Angry protests, strikes paralyze Israel as Netanyahu resists pausing widely hated judicial reforms
Angry protests, strikes paralyze Israel as Netanyahu resists pausing widely hated judicial reforms

JERUSALEM – MARCH 27: Israelis, carrying Israeli flags and anti-government placards, gather outside the Knesset to protests against the Israeli government’s plan to introduce judicial changes.

Anadolu Agency | Anadolu Agency | Getty Images

Mass protests are rocking Israel, and the country’s largest labor union announced a major strike Monday in opposition to Prime Minister Benjamin Netanyahu’s months-long attempt to push through widely-derided judicial reforms that opponents say will pull the country toward an autocracy.

This is possibly the largest wave of demonstrations in Israel’s history.

“Stop this judicial process before it is too late,” Arnon Bar-David, Israel’s Histadrut union leader, said in a televised speech, addressing Netanyahu directly. Histadrut — which, at 800,000 members, represents the majority of Israel’s trade unionists — declared a “historic” general strike to “stop this judicial revolution, this craziness,” Bar-David said.

Protests have taken place across Israel for the last four months, sparked by anger at controversial judicial reforms pushed by Netanyahu’s government, the most right-wing in Israel’s history. The planned overhaul would significantly weaken the country’s judiciary and make it harder to remove Netanyahu, Israel’s longest-serving prime minister, from power.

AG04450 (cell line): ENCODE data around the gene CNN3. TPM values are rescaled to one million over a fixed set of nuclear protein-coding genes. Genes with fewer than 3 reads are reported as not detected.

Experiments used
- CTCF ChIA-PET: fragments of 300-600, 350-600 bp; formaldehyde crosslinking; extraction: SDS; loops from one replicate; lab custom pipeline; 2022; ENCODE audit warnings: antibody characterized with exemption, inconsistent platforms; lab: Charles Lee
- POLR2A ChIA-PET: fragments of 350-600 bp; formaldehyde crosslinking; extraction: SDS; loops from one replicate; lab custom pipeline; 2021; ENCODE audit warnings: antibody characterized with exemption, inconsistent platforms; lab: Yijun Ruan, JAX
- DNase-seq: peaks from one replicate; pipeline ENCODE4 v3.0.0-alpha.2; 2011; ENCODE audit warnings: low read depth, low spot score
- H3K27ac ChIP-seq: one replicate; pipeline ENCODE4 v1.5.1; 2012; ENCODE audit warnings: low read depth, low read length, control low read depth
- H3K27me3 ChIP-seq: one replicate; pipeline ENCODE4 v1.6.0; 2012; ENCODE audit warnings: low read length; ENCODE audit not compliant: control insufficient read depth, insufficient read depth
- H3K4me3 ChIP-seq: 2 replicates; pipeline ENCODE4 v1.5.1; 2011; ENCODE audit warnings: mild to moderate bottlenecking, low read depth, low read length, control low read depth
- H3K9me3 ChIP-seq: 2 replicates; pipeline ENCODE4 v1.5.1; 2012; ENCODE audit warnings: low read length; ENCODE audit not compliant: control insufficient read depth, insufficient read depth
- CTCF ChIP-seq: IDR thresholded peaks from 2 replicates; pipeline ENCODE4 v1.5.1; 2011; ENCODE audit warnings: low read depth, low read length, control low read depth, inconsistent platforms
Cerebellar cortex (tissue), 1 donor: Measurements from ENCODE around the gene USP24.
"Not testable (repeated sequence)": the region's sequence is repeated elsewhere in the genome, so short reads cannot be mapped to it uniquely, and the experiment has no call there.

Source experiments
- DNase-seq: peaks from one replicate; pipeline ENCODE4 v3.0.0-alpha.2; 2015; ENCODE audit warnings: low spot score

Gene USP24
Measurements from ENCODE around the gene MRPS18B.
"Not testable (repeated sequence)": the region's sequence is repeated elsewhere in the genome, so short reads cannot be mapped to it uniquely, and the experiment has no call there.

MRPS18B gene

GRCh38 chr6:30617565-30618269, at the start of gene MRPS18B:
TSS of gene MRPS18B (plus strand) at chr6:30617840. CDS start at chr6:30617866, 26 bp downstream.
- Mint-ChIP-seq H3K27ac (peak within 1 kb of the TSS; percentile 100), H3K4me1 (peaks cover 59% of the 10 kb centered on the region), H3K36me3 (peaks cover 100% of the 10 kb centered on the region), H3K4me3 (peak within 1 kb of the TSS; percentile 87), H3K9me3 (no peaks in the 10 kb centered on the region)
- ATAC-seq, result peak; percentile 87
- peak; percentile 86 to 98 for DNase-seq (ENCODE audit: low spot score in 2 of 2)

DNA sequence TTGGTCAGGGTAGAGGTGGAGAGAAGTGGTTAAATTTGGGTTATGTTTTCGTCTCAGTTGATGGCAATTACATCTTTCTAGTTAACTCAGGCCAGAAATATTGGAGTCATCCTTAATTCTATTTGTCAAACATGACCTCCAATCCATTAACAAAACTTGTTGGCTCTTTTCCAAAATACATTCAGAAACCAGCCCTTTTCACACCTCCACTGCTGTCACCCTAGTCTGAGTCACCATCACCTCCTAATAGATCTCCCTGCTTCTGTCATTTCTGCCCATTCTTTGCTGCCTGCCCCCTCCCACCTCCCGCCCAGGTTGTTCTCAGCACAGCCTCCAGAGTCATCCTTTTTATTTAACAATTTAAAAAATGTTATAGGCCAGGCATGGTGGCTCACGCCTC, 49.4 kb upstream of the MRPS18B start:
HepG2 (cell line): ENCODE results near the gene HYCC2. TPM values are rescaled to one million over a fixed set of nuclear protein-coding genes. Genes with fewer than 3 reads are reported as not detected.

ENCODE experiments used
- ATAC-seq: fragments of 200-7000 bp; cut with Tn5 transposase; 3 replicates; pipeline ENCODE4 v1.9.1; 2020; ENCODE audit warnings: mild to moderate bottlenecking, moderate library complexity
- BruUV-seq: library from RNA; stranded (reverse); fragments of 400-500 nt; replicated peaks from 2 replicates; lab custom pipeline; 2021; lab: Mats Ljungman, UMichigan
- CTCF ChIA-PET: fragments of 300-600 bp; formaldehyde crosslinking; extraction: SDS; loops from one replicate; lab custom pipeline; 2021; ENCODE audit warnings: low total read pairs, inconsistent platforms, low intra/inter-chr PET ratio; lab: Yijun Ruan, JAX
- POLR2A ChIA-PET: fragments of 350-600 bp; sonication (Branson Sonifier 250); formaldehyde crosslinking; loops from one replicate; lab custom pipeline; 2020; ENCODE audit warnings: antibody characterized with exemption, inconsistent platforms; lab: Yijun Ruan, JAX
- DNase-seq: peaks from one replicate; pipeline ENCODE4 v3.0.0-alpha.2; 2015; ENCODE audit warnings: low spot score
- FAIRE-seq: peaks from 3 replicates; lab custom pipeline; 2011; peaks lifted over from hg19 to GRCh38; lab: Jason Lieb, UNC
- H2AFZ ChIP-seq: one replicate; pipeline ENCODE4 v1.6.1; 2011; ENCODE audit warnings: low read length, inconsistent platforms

The proposed reforms would award executive control over appointing judges to the Supreme Court, as well as entitle the government to supersede court rulings through parliamentary majority.

Monday’s demonstrations had a new fervor and are reported to be the biggest yet, triggered by Netanyahu’s firing of his Defense Minister Yoav Gallant for speaking out against the planned measures. Local news outlets are reporting that a whopping 600,000 people have come out to protest across the country.

“600,000 demonstrating is an extraordinary figure. It means approx[imately] 6.5% of Israel’s population is out protesting tonight, many having literally woken up from their beds when they heard Bibi fired Gallant,” Monica Marks, a Middle East politics professor at NYU Abu Dhabi, wrote on Twitter. “When was the last time 6+% of any country protested? Genuine question.”

Earlier on Monday, President Isaac Herzog — whose position is largely ceremonial and apolitical — took to Twitter to call on the administration to interrupt its judicial review.

“For the sake of the unity of the people of Israel, for the sake of the responsibility, I call on you to stop the legislative process immediately,” he said, according to a Google translation.

“I appeal to the heads of all Knesset factions, coalition and opposition alike, to put the citizens of the country above all else, and to act responsibly and courageously without further delay. Come to your senses now! This is not a political moment, this is a moment for leadership and responsibility.”

On Sunday, Netanyahu’s office announced the dismissal of Defense Minister Yoav Gallant, who had opposed the motion, escalating protests.

“We must all stand up strongly against refusals,” Netanyahu said on Twitter around the time of the announcement, without directly referencing Gallant.

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